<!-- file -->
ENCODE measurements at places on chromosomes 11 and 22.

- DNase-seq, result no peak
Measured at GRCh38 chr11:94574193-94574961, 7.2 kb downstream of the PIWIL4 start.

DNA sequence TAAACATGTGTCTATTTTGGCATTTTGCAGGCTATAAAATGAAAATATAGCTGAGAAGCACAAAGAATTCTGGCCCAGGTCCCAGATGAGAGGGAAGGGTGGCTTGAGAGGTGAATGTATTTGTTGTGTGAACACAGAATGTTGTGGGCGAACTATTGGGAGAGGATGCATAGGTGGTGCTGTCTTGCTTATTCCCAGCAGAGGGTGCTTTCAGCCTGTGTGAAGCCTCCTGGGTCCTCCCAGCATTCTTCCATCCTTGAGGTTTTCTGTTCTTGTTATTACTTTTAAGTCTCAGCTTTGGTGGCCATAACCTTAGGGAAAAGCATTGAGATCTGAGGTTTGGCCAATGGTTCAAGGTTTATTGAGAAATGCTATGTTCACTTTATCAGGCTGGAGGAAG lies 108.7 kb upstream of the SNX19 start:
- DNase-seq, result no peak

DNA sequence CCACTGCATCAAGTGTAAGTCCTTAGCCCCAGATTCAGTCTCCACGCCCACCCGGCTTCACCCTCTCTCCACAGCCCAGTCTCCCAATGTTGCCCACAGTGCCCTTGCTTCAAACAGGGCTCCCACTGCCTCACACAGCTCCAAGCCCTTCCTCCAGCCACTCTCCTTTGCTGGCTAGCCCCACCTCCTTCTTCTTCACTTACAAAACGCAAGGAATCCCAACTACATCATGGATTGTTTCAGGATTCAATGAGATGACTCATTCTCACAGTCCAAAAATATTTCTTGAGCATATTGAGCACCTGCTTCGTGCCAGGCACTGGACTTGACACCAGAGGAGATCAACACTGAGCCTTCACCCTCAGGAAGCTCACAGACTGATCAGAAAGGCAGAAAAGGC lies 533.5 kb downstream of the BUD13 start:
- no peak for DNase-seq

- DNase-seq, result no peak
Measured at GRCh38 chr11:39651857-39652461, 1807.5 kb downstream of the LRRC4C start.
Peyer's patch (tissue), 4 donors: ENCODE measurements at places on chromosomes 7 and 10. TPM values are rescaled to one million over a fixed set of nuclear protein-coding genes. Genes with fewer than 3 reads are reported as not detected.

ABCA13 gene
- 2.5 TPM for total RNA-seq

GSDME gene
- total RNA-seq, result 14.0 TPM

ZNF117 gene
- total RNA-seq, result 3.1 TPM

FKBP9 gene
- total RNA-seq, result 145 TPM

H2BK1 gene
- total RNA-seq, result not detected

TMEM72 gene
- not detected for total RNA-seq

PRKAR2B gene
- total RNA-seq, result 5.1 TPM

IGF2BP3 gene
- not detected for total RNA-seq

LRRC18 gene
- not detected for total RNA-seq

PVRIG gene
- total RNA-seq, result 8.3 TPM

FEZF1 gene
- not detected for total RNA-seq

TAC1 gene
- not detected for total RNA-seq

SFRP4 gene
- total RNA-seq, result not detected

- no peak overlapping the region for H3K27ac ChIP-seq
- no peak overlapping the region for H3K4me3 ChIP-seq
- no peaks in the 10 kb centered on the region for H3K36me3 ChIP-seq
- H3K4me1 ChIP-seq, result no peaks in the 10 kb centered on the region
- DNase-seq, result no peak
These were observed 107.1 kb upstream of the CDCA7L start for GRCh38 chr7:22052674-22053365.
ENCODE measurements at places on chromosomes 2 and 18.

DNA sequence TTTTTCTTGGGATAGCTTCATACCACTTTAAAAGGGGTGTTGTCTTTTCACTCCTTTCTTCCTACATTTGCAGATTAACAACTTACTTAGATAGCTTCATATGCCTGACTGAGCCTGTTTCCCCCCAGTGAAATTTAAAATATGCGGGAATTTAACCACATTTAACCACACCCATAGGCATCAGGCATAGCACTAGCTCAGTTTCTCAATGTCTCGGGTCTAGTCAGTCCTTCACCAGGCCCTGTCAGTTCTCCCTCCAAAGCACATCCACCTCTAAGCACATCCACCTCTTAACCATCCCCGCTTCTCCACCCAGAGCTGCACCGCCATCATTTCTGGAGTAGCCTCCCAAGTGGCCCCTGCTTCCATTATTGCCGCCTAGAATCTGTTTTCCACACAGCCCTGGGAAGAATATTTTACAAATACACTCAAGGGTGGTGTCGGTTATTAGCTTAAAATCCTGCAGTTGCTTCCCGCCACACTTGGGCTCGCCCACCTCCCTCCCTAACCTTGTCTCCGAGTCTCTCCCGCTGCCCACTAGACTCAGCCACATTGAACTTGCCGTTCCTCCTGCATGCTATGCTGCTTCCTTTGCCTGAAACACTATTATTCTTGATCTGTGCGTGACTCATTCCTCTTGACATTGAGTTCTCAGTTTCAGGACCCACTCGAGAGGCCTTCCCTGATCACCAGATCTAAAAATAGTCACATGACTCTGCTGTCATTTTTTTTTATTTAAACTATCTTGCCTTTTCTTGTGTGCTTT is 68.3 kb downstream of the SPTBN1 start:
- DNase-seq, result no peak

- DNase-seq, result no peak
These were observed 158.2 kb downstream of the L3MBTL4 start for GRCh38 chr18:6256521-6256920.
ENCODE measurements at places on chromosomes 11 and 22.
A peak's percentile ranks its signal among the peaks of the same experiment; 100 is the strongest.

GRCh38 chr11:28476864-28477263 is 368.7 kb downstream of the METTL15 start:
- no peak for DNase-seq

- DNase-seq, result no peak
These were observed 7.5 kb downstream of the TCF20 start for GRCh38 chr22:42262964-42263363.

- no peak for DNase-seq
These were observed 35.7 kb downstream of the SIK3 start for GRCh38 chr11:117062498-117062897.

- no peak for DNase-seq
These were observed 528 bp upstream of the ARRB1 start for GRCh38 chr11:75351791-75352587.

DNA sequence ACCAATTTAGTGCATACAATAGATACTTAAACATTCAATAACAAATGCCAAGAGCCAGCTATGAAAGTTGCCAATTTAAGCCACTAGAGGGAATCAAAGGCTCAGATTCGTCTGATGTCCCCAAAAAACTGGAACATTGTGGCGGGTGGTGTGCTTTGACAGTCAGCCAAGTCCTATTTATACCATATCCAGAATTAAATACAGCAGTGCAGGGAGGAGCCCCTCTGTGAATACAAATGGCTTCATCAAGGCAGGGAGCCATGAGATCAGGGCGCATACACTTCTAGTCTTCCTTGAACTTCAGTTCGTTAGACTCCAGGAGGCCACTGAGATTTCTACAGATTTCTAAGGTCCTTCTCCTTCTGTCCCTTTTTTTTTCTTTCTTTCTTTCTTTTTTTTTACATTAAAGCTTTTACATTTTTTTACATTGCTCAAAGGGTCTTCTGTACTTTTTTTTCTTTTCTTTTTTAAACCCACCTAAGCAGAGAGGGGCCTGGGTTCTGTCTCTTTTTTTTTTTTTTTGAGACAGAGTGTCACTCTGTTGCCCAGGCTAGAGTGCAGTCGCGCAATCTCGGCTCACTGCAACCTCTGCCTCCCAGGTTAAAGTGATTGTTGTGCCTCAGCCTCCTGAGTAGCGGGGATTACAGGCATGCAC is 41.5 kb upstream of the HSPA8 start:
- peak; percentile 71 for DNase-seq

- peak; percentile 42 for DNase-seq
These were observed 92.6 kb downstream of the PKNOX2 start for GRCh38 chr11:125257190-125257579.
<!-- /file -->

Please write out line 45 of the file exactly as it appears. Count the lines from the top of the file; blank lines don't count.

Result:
- DNase-seq, result no peak